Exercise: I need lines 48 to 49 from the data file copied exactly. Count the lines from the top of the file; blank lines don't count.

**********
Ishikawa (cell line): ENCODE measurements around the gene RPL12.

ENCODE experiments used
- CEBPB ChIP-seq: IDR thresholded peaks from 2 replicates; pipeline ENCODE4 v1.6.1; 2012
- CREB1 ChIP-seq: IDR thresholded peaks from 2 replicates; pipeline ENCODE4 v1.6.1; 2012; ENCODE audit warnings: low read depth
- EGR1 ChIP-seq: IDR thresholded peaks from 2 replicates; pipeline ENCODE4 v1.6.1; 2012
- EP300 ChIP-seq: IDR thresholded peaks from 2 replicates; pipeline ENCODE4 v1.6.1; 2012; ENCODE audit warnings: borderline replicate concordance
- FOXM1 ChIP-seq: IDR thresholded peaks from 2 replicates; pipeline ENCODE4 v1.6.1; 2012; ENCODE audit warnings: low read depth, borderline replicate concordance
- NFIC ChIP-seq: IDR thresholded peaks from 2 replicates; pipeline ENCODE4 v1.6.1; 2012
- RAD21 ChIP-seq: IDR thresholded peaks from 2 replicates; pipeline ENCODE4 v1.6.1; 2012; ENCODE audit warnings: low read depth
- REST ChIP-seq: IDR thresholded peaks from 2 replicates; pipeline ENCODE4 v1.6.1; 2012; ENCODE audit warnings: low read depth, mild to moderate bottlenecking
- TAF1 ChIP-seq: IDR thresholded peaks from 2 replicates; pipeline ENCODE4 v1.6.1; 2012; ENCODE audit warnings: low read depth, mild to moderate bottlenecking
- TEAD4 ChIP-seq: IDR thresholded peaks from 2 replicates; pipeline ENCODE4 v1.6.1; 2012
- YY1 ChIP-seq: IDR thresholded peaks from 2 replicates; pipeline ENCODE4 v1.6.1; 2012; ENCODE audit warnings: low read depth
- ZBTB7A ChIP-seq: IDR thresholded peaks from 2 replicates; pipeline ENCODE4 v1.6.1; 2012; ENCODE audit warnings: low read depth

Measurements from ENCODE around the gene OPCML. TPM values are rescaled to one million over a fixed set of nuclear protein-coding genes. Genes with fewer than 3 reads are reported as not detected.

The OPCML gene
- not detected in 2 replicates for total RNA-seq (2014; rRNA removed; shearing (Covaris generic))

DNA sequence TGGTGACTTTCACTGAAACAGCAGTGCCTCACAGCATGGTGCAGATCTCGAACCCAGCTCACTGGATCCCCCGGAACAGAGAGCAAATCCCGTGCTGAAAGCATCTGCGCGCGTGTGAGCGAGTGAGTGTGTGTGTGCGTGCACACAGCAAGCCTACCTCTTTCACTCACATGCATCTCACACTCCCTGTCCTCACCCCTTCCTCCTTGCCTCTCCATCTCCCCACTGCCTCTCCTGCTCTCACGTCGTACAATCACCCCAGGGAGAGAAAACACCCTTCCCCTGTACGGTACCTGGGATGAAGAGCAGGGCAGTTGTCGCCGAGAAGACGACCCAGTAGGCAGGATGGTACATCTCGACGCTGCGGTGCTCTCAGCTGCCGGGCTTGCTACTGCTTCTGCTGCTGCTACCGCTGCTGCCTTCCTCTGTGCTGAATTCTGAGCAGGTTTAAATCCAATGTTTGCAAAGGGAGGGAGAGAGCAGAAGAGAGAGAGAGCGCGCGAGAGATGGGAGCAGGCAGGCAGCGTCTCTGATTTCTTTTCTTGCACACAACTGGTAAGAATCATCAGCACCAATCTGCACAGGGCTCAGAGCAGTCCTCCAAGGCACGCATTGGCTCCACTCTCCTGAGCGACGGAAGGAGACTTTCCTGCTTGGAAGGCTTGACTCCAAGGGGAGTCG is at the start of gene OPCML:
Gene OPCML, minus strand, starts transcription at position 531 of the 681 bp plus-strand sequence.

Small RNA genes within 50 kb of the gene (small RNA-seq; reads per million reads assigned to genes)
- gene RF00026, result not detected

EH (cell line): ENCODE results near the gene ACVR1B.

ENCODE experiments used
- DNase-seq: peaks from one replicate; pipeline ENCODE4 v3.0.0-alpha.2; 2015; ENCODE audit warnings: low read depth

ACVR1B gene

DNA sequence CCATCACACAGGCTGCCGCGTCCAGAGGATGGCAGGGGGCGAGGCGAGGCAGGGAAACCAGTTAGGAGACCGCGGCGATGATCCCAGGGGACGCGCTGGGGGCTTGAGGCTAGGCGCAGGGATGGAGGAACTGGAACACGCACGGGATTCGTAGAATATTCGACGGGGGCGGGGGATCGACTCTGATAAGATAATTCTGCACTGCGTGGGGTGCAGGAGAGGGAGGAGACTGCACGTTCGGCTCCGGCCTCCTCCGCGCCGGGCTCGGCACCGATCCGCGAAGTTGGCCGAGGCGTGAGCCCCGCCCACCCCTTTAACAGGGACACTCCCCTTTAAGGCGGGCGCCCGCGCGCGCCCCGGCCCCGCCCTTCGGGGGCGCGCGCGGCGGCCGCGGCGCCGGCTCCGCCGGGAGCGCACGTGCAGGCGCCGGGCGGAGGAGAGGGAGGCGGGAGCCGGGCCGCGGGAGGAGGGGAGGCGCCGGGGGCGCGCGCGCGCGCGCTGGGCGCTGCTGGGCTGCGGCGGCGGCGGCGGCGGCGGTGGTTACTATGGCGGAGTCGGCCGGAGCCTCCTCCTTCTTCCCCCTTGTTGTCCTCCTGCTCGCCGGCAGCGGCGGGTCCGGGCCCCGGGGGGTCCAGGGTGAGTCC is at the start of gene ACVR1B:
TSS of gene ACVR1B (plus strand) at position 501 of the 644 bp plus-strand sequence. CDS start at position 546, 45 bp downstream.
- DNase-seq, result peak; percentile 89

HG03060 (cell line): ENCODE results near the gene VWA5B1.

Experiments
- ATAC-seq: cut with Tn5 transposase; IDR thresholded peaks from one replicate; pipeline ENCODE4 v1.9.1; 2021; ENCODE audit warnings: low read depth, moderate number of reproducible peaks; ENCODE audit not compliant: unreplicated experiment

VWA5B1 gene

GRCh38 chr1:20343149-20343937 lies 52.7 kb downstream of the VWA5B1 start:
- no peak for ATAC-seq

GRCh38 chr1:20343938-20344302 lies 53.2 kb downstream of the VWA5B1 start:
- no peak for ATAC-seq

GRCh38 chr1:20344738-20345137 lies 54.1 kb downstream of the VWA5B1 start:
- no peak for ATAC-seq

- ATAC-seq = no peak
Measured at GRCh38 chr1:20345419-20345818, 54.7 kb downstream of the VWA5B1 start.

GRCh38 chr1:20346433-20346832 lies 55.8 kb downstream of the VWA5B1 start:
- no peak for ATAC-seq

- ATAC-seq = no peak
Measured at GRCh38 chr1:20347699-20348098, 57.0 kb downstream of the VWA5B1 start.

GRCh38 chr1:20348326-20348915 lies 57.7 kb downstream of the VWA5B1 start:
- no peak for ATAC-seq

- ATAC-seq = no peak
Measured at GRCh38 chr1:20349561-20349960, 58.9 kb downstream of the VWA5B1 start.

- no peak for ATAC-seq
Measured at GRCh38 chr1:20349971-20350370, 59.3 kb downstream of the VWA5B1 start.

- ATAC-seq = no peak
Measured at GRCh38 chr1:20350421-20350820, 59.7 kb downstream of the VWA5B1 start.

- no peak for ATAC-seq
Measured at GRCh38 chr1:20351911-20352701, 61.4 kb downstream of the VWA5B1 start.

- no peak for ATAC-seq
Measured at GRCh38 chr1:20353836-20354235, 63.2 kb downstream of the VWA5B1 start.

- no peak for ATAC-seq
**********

Measured at GRCh38 chr1:20349561-20349960, 58.9 kb downstream of the VWA5B1 start.

- no peak for ATAC-seq